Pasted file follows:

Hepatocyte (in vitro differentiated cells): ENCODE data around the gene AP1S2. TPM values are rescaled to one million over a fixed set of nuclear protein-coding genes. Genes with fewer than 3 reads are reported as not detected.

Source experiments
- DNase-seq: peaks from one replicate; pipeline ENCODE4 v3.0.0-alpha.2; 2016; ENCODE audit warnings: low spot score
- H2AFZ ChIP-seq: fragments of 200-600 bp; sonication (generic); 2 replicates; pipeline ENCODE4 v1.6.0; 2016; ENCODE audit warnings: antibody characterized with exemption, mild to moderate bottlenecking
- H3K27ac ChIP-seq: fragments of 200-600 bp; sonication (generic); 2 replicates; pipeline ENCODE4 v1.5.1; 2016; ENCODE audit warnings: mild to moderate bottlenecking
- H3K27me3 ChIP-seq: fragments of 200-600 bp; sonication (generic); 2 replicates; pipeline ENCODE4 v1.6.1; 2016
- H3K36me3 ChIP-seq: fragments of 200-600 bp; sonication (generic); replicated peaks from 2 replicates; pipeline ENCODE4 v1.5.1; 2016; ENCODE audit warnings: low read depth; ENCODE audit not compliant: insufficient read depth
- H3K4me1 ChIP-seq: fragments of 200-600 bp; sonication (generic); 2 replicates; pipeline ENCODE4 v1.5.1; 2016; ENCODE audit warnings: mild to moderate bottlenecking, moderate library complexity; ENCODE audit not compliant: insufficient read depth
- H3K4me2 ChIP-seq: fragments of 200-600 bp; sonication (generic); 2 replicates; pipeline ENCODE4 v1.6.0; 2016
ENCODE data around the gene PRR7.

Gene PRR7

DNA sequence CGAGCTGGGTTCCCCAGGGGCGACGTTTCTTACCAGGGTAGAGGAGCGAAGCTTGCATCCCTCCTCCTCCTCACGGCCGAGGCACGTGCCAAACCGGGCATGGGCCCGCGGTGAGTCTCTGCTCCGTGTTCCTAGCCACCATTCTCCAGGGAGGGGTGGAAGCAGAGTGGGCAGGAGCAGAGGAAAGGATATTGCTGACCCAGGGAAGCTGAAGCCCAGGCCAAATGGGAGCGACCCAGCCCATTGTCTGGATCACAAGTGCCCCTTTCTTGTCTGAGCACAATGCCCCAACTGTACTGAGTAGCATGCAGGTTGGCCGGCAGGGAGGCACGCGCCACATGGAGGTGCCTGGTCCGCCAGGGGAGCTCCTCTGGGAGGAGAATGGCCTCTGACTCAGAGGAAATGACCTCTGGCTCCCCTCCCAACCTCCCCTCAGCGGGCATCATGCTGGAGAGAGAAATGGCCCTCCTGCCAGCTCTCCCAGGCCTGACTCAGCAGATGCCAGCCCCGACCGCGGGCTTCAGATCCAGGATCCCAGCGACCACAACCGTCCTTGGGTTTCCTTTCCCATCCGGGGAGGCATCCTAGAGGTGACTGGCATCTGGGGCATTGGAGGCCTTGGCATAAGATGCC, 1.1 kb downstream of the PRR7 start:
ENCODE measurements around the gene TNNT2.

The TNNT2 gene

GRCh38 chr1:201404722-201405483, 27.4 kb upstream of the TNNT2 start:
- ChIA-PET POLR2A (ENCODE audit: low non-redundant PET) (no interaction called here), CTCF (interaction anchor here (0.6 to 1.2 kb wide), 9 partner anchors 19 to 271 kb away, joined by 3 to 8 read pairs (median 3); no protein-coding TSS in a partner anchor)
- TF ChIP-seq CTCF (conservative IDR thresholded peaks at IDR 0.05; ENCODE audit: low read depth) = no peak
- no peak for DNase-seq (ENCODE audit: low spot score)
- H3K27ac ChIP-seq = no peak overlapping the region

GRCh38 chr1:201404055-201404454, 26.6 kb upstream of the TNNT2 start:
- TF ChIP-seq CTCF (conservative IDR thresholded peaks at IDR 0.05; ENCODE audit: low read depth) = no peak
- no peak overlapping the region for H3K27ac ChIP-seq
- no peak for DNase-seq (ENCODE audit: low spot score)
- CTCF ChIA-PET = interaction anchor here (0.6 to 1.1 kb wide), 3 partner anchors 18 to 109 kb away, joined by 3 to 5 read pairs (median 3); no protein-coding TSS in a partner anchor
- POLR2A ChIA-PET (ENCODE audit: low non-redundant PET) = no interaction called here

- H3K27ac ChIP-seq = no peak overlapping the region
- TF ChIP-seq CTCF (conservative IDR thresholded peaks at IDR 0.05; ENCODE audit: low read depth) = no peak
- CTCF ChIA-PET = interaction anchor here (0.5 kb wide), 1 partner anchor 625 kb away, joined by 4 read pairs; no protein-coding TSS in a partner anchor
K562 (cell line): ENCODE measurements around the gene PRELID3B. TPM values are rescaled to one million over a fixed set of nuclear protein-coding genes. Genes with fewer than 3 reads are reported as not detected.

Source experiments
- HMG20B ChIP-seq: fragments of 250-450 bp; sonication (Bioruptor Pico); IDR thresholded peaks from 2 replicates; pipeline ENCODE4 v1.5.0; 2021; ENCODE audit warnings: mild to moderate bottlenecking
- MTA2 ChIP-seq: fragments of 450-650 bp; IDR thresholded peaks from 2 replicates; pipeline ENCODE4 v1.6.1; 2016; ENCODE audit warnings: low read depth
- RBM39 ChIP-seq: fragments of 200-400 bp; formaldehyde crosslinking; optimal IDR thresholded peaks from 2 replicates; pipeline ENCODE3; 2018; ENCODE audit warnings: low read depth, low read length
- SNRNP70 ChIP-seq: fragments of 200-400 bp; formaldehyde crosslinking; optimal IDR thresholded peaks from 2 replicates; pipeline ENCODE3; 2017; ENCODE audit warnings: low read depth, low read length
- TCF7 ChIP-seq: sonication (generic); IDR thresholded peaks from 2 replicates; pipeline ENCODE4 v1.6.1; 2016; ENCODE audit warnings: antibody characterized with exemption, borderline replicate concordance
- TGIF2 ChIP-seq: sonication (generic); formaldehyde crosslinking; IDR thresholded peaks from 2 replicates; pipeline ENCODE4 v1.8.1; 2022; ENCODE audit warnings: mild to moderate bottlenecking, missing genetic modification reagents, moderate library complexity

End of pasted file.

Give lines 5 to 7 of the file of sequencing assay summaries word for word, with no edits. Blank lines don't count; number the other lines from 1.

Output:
- H3K27ac ChIP-seq: fragments of 200-600 bp; sonication (generic); 2 replicates; pipeline ENCODE4 v1.5.1; 2016; ENCODE audit warnings: mild to moderate bottlenecking
- H3K27me3 ChIP-seq: fragments of 200-600 bp; sonication (generic); 2 replicates; pipeline ENCODE4 v1.6.1; 2016
- H3K36me3 ChIP-seq: fragments of 200-600 bp; sonication (generic); replicated peaks from 2 replicates; pipeline ENCODE4 v1.5.1; 2016; ENCODE audit warnings: low read depth; ENCODE audit not compliant: insufficient read depth